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Agreements for policing, search warrants, and NZSIS

[Full report: FullreporttextNZSIS.pdf]

Question of privilege concerning the agreements for policing, execution of search warrants, and collection and retention of information by the NZSIS

Report of the Privileges Committee
Fiftieth Parliament

(Hon Christopher Finlayson QC,
Chairperson)

July 2014

Presented to the House of Representatives

Summary of recommendations

We recommend to the House that it take note of the committee’s suggested amendments to the agreements for policing, execution of search warrants, and collection and retention of information by the NZSIS (page 7).

We recommend that the House note our suggestion that agreements of this kind be made available publicly, for example through the parliamentary website (page 7).

We recommend that the agreement on policing functions within the parliamentary precincts be reviewed by the parties to it to update terminology and legislative references, and to provide for a dispute resolution process between the Speaker of the House and the Commissioner of Police for disagreements about the interpretation or application of the agreement (page 9).

We recommend that the agreement on the execution of search warrants provide for a system of “chaperoning” the examination of electronic evidence, and the attendance of an information technology specialist to assist with the execution of search warrants in relation to documents stored electronically (page 11).

We recommend that the agreement on the execution of search warrants contain a single procedure to be followed when material is subject to a claim of parliamentary privilege, based on “Procedure A” in the draft agreement (page 11).

We recommend that the agreement on the execution of search warrants assert that the Speaker determines when a document or information is subject to parliamentary privilege (page 12).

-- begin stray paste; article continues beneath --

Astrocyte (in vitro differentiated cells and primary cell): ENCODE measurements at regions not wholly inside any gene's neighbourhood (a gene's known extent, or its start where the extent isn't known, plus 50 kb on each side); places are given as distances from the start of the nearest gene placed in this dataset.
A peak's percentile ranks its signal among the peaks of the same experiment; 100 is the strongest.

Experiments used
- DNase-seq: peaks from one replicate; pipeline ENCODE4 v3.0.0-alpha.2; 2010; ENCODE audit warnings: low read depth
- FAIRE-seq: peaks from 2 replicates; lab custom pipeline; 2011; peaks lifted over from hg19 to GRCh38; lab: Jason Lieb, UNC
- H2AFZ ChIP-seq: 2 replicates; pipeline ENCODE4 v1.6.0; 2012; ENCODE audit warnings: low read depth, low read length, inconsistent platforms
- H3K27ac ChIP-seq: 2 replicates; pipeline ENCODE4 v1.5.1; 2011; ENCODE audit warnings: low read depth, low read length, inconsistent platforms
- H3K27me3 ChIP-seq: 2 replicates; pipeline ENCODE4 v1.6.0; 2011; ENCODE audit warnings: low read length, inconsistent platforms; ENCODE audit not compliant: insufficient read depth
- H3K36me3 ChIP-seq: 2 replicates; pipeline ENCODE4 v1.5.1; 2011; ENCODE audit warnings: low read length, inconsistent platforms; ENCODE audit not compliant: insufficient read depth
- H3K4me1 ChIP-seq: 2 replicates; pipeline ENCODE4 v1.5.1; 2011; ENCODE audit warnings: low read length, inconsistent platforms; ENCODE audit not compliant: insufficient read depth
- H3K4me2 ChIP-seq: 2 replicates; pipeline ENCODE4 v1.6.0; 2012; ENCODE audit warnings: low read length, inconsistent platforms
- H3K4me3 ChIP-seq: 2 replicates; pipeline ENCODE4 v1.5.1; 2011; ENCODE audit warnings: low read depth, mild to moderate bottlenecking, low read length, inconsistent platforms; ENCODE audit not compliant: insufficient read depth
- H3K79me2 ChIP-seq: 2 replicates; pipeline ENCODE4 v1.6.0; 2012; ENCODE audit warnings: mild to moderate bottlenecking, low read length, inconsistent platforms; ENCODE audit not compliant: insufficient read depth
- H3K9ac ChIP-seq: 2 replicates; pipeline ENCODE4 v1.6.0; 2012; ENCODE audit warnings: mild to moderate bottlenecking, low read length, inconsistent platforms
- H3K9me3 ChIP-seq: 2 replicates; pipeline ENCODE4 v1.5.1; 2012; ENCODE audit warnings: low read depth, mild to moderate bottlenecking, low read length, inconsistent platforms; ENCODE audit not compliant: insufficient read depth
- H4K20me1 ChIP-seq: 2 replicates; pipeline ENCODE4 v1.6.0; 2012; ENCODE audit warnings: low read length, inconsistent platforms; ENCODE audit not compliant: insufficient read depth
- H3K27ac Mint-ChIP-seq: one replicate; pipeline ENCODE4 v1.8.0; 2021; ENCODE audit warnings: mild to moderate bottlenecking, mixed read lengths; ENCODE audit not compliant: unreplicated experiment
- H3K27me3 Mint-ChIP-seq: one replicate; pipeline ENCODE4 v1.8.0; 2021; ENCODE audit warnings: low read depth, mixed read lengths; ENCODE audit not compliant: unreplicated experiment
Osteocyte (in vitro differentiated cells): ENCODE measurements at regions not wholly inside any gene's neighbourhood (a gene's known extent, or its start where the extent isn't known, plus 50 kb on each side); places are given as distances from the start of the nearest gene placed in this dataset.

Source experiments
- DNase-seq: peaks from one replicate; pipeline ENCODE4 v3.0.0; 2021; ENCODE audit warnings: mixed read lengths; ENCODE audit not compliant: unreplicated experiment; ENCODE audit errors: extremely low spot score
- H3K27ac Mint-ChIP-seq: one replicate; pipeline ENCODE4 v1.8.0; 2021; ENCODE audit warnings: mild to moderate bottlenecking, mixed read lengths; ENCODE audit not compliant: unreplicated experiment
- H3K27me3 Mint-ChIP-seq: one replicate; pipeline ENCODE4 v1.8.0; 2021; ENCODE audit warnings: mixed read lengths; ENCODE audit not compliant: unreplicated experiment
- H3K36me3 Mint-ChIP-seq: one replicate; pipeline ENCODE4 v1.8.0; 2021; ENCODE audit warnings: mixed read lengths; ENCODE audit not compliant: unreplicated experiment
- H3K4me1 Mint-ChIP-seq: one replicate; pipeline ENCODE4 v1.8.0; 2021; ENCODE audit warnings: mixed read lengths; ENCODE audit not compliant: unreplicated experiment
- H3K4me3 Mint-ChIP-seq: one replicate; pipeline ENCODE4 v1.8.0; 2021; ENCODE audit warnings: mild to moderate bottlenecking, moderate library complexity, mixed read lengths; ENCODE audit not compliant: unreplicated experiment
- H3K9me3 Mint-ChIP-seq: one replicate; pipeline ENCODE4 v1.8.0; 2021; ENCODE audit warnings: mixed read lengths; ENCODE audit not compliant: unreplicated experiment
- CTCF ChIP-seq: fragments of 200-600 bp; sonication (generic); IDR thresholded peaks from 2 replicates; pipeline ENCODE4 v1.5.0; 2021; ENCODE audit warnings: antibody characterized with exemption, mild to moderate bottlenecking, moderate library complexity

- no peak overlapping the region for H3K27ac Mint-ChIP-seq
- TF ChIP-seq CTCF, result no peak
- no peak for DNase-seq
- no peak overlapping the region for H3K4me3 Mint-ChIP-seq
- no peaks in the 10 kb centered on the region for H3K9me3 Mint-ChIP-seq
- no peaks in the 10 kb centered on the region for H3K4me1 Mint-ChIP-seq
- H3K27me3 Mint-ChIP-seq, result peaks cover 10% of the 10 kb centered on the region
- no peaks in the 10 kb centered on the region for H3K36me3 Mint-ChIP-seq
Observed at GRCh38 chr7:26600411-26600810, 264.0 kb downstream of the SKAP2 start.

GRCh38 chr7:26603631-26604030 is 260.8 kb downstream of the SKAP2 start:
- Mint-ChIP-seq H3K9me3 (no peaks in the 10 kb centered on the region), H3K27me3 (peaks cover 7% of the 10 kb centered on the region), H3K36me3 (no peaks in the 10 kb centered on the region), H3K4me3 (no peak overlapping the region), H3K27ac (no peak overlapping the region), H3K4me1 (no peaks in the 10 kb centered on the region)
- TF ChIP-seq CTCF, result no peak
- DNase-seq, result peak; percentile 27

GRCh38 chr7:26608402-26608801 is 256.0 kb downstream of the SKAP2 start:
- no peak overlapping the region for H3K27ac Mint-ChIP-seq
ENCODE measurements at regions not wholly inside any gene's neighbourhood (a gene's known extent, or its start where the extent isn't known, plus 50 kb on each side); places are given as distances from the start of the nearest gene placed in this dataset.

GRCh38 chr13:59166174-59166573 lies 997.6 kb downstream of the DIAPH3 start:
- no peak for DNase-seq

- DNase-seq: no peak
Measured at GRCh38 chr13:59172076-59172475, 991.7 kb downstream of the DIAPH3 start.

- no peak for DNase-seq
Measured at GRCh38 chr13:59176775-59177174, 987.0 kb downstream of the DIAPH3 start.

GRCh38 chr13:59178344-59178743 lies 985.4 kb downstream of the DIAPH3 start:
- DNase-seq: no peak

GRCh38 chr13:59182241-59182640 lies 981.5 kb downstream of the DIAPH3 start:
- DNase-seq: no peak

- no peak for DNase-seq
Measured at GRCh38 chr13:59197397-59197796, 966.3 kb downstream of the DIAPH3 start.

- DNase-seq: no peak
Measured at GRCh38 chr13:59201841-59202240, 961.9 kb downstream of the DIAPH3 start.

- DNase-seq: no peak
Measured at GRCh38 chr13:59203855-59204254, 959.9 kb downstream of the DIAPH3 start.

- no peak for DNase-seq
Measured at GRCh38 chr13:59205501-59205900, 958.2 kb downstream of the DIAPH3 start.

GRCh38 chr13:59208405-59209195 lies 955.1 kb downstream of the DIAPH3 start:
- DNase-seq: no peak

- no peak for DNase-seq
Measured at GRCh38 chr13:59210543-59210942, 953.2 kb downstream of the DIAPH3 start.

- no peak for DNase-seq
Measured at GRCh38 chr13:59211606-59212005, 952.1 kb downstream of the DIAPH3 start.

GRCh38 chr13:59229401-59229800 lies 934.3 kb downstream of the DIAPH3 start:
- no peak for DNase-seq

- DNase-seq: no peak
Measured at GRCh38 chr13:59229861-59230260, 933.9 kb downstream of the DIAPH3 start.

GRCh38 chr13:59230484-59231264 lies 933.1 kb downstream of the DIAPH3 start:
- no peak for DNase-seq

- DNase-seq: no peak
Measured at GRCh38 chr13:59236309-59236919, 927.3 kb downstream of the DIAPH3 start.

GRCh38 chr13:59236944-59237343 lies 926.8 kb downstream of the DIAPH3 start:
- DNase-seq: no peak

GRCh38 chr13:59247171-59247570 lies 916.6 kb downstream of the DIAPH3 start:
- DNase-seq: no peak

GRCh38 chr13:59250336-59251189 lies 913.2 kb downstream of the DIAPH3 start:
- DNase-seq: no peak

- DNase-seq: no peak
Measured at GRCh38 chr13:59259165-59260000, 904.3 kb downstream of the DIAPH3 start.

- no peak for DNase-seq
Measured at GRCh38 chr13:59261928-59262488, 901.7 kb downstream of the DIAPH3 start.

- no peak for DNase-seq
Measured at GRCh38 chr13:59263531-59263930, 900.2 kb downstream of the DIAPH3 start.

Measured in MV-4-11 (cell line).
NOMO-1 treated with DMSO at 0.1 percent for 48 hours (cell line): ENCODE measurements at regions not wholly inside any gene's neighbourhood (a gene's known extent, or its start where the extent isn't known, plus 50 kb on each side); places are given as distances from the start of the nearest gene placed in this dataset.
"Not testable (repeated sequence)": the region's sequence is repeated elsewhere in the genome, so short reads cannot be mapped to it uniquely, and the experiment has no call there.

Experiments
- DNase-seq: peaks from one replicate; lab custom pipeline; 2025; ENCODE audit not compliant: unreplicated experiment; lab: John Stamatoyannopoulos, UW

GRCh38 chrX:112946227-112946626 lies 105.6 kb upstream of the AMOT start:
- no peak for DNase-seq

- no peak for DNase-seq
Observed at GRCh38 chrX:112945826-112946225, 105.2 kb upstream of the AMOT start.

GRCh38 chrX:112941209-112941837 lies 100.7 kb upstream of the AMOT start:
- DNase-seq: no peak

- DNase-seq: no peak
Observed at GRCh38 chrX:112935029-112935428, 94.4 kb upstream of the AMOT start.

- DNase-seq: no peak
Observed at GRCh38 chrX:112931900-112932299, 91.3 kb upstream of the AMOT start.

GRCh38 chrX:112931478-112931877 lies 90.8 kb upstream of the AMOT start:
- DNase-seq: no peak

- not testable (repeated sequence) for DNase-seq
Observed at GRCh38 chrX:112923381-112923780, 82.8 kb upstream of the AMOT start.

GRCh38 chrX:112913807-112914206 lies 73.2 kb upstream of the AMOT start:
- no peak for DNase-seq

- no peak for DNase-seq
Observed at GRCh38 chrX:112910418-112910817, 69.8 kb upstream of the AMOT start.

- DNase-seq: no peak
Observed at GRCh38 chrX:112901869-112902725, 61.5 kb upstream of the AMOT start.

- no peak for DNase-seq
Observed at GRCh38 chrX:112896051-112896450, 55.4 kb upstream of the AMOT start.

We recommend that clause 6.1(e) of the agreement on the execution of search warrants provide for a default period of 24 hours for the member, the Speaker, and the Clerk of the House to seek legal advice in relation to the execution of the search warrant, but that it allow this period to be lessened or extended by agreement (page 12).

We recommend that the agreement on the execution of search warrants refer to the definition of “proceedings in Parliament”, as set out in the Parliamentary Privilege Bill, and set out practical examples of material likely to be privileged (page 13).

We recommend that the agreement on the execution of search warrants provide for a dispute resolution process for disagreements about the interpretation or application of the agreement (page 13).

We recommend that the agreement with the New Zealand Security Intelligence Service be amended to include a statement of principles and purpose (page 15).

We recommend that the agreement with the New Zealand Security Intelligence Service be amended to require that the Speaker be consulted in relation to any interception or seizure warrant to be executed on the parliamentary precincts or in a member’s constituency office; and in advance of such a warrant being issued, the Director of the New Zealand Security Intelligence Service should provide a written memorandum to the Speaker of the House setting out the actions done or information held by a member which in their opinion constitute an issue of security concern (page 17).

We recommend that the agreement with the New Zealand Security Intelligence Service specify that the Inspector-General has a role in overseeing the actions of the NZSIS in relation to the agreement (page 18).

We recommend that consideration be given to whether it is necessary for the Speaker of the House to enter into a separate agreement with the Government Communications Security Bureau, in the light of the organisation’s potential role in assisting others in exercising their lawful authorities (page 20).

[Full report: FullreporttextNZSIS.pdf]

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